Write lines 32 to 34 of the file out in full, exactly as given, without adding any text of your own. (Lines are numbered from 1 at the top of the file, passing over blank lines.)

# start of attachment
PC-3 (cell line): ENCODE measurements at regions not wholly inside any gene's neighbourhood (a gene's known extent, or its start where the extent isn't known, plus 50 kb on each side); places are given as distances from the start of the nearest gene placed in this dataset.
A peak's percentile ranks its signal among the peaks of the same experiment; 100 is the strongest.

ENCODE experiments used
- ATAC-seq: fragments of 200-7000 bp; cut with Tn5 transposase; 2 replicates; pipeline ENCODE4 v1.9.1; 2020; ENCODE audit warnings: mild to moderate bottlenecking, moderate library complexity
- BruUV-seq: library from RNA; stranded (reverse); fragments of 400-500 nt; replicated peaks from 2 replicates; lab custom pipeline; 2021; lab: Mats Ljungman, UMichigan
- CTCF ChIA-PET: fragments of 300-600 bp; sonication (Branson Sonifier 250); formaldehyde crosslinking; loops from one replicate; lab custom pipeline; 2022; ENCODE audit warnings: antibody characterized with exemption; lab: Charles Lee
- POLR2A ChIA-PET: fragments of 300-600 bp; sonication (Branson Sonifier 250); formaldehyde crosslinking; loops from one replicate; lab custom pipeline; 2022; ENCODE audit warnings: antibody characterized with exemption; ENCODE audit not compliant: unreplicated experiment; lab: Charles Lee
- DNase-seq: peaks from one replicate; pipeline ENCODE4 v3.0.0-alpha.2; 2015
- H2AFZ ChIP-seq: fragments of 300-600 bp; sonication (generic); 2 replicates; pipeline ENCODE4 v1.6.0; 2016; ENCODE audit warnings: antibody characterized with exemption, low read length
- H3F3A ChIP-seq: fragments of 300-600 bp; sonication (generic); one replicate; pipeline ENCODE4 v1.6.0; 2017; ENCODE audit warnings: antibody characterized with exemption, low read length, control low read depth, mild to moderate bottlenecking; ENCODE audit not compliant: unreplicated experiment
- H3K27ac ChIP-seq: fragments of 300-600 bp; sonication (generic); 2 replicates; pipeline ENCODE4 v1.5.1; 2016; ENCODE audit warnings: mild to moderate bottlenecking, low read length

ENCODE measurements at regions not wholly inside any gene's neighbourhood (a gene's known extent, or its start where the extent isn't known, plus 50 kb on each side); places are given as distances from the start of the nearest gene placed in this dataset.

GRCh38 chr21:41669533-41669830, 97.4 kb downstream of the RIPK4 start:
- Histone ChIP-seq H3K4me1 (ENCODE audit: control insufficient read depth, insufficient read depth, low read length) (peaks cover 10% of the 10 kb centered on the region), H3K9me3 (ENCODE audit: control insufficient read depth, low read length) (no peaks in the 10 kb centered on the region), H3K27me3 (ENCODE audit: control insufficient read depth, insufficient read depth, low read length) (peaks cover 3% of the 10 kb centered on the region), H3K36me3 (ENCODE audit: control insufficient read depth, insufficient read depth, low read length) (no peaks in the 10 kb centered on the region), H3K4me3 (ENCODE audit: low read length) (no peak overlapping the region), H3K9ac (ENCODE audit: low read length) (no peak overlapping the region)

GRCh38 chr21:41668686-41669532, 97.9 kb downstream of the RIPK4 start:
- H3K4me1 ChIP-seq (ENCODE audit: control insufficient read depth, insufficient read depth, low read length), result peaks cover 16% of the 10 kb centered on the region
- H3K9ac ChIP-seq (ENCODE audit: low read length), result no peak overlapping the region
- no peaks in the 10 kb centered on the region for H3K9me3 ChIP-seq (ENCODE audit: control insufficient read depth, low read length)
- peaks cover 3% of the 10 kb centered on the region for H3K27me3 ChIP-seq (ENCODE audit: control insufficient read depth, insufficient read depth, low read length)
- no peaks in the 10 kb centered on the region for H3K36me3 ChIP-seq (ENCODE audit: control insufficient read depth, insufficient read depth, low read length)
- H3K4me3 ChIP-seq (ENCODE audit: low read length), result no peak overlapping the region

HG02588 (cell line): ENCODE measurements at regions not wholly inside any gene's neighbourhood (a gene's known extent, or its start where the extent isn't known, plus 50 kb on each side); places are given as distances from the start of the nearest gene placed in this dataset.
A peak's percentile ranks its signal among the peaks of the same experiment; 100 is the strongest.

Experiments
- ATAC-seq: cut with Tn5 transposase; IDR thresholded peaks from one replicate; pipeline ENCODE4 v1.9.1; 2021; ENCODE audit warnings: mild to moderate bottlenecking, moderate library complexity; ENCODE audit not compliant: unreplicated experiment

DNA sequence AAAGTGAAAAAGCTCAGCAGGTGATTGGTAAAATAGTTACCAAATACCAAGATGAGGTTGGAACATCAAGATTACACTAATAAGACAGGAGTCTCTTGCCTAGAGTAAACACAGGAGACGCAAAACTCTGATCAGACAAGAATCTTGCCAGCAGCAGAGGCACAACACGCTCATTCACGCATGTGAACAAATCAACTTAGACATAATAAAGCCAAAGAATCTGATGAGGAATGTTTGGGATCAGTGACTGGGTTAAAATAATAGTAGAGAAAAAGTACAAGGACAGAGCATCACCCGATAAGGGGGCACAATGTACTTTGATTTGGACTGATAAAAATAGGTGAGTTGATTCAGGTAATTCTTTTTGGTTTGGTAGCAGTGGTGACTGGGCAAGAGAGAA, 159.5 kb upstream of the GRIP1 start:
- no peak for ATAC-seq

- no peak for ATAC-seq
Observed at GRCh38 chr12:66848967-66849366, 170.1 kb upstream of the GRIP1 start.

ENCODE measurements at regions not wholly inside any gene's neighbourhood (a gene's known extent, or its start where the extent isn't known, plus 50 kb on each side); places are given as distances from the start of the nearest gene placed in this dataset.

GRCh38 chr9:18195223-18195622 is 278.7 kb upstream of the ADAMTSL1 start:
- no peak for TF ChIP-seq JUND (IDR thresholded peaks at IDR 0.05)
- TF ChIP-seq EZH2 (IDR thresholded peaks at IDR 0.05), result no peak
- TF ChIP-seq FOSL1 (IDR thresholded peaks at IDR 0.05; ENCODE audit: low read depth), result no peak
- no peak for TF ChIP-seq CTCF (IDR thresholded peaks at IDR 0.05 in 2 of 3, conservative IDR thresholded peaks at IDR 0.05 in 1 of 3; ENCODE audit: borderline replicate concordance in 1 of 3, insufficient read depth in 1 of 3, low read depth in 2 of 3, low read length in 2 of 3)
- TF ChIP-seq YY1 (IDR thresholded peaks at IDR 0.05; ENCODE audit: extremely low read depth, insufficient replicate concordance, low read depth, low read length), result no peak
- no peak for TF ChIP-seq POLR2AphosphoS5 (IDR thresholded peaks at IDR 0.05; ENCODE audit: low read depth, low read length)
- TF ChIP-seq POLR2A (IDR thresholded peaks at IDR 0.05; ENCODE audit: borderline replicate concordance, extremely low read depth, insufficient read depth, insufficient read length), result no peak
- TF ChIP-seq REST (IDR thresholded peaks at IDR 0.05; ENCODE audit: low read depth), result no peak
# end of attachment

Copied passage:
- no peak for TF ChIP-seq JUND (IDR thresholded peaks at IDR 0.05)
- TF ChIP-seq EZH2 (IDR thresholded peaks at IDR 0.05), result no peak
- TF ChIP-seq FOSL1 (IDR thresholded peaks at IDR 0.05; ENCODE audit: low read depth), result no peak